3) you may well have seen this already, but there's an event in solidarity with the 472 planned for Thursday 26th October: facebook.com At the risk of stating the obvious, I think it's really important for people to get down there - I'm sure you don't need me to point this out, but those TAs who are rejecting the deal deserve our full solidarity.

4) on a more general note, I'd be really interested to read a full analysis of the roles played by the "grassroots unions" like the UVW/IWGB in recent years (I guess that that's probably something that would have to be written by a London person, or at least someone in contact with a London person?) Do you think that the bureaucratic/legalistic/anti-struggle tendencies in these organisations have already played a demobilising role in the struggles they're involved with, or is it more that you think the logic of their role means that those tendencies will inevitably become more developed in future, even if they haven't been openly expressed yet?

Thanks a lot nothingiseverlost - we had not checked twitter so we did not know of the links or events connected to them. And don't know why we did not see Zana's posts on the TA Fb page. We will be at the solidarity event in Durham. Our London comrades have been following the struggles over the last year or more and have been on the picket lines talking to/getting to know the rank and file workers so hopefully something may come of this.

Ah cheers. Think Zana's posts were just on twitter so that might explain why you'd not seen them. Also potentially worth keeping your eye on - I don't know if the CWO has anyone in that part of the Midlands, but it appears that the Derby TAs dispute, which never achieved the same level of semi-independence and seemed to have been killed off by Unison ages ago, is now back on, although again the only information I have on it is through the official Unison site: derbycityunison.co.uk I don't know how much potential there is for the dispute to be re-started after having been put on hold for so many months, but if there is any chance for these "local" issues to link up with each other directly, that could be a promising step...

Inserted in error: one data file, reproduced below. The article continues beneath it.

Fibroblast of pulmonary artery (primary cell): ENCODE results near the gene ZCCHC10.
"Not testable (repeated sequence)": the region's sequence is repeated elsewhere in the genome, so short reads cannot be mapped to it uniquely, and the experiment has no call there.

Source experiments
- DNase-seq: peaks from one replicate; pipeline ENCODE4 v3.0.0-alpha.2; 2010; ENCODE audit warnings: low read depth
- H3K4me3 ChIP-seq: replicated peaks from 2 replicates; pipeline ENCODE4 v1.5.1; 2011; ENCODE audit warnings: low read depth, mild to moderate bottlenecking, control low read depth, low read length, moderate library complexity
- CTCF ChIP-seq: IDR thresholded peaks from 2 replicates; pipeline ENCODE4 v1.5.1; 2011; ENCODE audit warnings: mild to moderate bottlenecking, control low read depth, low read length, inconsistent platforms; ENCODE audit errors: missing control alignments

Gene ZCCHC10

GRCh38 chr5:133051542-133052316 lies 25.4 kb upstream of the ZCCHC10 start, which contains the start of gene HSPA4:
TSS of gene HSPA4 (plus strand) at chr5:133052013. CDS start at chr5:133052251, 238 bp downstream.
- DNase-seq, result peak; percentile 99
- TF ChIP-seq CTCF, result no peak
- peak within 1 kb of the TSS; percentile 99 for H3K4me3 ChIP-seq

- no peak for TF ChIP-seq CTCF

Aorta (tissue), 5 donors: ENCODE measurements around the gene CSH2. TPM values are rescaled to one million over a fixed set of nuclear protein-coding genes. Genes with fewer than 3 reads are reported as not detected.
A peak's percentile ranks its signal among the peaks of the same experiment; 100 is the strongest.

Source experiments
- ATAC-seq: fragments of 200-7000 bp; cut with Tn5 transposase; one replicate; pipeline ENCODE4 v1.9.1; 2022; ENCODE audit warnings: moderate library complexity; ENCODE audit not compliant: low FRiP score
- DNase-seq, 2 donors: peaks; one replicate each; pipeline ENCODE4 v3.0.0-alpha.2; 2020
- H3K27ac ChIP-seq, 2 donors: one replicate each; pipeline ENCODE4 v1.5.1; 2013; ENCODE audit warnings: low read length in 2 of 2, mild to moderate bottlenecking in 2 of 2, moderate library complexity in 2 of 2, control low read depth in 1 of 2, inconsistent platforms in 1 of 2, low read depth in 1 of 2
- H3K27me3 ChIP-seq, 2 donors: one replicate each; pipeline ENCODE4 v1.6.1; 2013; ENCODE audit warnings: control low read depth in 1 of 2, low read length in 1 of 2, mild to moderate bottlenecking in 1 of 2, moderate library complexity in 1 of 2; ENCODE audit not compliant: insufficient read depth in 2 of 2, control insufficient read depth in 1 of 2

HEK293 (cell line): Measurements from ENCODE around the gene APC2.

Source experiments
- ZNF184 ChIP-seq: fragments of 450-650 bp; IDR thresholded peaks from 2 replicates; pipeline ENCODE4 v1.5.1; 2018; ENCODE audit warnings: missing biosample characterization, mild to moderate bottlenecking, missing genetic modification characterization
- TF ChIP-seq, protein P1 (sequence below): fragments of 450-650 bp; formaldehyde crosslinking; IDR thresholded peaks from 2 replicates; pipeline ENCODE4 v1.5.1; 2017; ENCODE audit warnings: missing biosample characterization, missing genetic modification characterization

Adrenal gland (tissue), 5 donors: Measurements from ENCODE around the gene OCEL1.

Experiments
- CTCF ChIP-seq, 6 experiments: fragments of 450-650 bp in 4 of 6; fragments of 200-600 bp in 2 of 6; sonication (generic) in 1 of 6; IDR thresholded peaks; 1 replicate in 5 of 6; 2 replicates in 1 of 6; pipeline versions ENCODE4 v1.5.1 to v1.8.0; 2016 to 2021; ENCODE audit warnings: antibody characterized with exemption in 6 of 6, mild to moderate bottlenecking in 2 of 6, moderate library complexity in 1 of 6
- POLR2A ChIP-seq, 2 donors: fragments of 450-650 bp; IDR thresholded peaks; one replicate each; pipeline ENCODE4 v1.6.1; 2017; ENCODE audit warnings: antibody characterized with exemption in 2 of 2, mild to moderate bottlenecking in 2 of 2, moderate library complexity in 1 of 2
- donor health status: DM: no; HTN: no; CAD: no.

Thanks again. Checked it out and Unison is bleating that they called off the (all out) strikes because they thought the Council would negotiate but hasn't. But they are now calling for strikes of TAs but only in special schools who have refused to talk to Unison! All TAs in Derby have the same issues but Unison is dividing them.

Yep - the first time I'd read that post, I actually managed to misinterpret it as meaning that the TAs in those schools had had enough of Unison and were refusing to talk to them, but no such luck (so far).

Demo today was about 70-80. Great deal of support from passing ambulances, fire engines, buses and cars and other council workers. Scandalous stories about the rigged ballot. Some fantastic people involved. More next post.

Good to hear - I was thinking 70-80 doesn't sound that big compared to what some of the past mobilisations have been like, but suppose a weekday daytime demo, especially one called at such short notice and in response to a direct attempt at demobilisation from the unions, is always going to have its turnout suppressed somewhat. Will be interested to see a fuller report.